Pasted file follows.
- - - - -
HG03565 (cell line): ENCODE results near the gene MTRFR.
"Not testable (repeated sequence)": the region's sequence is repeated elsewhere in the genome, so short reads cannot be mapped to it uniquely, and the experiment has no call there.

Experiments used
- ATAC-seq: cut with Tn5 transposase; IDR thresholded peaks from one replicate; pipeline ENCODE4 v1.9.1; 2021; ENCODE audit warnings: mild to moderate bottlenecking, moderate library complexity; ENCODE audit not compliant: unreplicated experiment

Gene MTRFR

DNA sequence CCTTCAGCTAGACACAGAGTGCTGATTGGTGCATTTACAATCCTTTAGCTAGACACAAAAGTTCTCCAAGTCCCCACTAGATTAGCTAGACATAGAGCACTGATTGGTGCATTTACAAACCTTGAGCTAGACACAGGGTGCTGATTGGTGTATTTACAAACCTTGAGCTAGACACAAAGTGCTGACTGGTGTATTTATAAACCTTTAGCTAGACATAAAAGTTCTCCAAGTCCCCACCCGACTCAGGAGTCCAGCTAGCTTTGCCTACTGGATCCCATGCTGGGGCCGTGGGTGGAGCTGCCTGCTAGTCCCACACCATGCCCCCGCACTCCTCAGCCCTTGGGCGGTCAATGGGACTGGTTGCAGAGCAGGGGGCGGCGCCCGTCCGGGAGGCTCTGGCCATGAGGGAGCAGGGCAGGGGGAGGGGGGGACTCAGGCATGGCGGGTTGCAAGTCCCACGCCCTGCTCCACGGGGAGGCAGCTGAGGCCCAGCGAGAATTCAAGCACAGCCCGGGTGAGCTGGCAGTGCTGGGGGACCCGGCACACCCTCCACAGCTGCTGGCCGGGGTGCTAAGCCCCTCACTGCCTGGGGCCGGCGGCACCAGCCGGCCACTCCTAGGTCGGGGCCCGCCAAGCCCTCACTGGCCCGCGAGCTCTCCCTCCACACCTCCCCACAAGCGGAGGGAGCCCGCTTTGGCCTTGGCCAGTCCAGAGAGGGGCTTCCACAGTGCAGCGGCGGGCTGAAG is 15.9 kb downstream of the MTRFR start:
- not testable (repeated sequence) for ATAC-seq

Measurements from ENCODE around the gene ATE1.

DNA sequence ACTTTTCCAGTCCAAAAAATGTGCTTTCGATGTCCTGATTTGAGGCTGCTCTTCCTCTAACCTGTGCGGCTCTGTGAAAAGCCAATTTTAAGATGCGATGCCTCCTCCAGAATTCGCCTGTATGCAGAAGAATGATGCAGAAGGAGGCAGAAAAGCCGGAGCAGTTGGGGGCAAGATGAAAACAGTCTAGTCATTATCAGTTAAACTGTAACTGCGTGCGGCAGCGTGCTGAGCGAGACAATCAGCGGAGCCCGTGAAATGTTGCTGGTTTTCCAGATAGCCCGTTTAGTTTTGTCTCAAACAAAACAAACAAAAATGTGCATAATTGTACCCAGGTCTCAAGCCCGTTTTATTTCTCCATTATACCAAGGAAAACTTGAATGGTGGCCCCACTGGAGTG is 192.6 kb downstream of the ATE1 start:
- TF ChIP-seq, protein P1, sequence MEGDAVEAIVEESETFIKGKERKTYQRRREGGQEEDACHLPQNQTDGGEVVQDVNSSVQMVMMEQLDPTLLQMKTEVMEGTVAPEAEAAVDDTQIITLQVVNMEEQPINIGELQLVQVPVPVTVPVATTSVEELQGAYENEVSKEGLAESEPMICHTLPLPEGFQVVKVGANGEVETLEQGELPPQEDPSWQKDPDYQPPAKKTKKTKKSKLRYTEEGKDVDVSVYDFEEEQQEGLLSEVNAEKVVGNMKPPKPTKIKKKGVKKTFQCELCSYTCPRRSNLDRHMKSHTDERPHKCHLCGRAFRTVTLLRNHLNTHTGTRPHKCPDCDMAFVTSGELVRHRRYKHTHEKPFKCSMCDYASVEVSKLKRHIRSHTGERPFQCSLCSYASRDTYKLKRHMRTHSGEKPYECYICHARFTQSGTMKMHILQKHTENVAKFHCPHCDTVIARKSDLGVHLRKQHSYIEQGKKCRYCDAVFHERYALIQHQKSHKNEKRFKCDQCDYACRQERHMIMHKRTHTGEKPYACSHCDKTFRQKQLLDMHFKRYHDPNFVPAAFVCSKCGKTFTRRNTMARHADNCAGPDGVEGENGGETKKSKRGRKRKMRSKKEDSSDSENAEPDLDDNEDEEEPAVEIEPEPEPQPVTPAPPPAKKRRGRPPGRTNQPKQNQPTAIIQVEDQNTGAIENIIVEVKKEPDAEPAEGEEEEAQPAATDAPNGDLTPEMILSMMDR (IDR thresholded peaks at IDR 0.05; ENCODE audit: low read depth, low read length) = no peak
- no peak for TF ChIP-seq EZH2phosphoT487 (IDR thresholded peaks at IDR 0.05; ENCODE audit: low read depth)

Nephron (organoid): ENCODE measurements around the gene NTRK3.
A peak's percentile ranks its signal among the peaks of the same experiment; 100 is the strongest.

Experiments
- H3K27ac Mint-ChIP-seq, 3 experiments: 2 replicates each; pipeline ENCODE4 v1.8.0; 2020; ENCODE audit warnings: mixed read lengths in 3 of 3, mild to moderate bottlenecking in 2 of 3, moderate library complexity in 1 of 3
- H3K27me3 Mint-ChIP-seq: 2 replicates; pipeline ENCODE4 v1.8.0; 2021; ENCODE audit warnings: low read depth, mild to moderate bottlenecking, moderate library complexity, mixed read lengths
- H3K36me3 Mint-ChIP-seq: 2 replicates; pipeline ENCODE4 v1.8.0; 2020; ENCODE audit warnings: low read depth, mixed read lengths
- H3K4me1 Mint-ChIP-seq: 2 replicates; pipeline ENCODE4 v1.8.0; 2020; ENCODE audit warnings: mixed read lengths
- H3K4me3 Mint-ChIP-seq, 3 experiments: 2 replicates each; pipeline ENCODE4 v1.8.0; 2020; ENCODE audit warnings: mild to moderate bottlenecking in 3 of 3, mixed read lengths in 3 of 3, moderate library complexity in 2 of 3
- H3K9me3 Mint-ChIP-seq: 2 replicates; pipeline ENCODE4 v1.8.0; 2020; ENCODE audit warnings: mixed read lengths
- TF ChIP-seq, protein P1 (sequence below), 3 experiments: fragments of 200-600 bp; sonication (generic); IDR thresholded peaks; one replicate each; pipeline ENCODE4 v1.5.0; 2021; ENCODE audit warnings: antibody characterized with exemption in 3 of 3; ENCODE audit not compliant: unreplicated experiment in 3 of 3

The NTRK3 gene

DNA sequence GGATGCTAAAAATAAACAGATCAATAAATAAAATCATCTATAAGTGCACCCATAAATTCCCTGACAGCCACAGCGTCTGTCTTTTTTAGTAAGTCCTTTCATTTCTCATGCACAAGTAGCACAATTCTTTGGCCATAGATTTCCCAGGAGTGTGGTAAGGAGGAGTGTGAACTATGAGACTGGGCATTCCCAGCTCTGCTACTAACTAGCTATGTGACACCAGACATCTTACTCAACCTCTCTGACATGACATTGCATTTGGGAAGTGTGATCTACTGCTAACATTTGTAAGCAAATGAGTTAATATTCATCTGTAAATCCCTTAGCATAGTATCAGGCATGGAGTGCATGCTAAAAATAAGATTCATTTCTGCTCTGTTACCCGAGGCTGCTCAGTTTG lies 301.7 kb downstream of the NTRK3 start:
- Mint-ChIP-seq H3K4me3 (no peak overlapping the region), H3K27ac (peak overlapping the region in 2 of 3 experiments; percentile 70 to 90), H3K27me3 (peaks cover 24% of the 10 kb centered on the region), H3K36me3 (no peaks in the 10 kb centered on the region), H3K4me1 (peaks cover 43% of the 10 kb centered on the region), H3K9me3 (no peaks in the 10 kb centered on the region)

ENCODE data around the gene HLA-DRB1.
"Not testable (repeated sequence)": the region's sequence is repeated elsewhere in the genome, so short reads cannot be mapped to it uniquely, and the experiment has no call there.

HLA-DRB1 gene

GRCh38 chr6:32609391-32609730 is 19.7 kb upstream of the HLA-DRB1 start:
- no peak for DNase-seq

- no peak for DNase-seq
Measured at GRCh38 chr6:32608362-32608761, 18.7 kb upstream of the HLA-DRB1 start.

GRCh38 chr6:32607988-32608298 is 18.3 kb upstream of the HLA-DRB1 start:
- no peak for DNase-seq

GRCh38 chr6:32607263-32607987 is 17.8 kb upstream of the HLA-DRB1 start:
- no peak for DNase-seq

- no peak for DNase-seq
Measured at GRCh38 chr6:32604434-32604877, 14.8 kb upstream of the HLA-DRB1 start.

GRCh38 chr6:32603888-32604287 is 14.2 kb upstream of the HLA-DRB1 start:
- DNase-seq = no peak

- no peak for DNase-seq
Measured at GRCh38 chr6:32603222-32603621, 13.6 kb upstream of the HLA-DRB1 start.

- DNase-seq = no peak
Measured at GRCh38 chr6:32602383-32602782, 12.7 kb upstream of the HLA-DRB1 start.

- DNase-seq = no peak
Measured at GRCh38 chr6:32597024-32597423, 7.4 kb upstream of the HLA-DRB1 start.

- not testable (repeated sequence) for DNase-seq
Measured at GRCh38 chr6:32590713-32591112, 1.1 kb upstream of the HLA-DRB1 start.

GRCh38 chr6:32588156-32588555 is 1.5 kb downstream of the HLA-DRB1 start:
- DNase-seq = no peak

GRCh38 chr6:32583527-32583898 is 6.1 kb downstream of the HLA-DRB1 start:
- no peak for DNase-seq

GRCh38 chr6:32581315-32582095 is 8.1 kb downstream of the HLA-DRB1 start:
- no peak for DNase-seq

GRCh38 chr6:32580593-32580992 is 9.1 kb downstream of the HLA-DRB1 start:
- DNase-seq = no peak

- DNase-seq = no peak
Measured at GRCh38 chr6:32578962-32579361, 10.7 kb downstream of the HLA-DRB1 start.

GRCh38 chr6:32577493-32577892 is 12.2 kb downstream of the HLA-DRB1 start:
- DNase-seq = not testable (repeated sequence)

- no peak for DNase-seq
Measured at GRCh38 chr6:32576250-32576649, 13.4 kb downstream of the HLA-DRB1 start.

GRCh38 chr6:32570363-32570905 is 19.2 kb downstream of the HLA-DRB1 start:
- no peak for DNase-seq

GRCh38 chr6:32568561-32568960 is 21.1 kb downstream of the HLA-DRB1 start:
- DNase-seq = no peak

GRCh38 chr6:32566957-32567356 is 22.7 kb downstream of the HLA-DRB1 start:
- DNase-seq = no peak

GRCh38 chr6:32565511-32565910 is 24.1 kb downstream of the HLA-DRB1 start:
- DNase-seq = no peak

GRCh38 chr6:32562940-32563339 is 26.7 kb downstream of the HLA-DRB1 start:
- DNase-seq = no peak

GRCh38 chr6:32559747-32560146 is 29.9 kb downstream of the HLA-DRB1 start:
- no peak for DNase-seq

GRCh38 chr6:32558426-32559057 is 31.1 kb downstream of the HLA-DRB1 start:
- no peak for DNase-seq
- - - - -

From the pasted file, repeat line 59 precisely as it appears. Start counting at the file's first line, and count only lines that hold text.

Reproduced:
- DNase-seq = not testable (repeated sequence)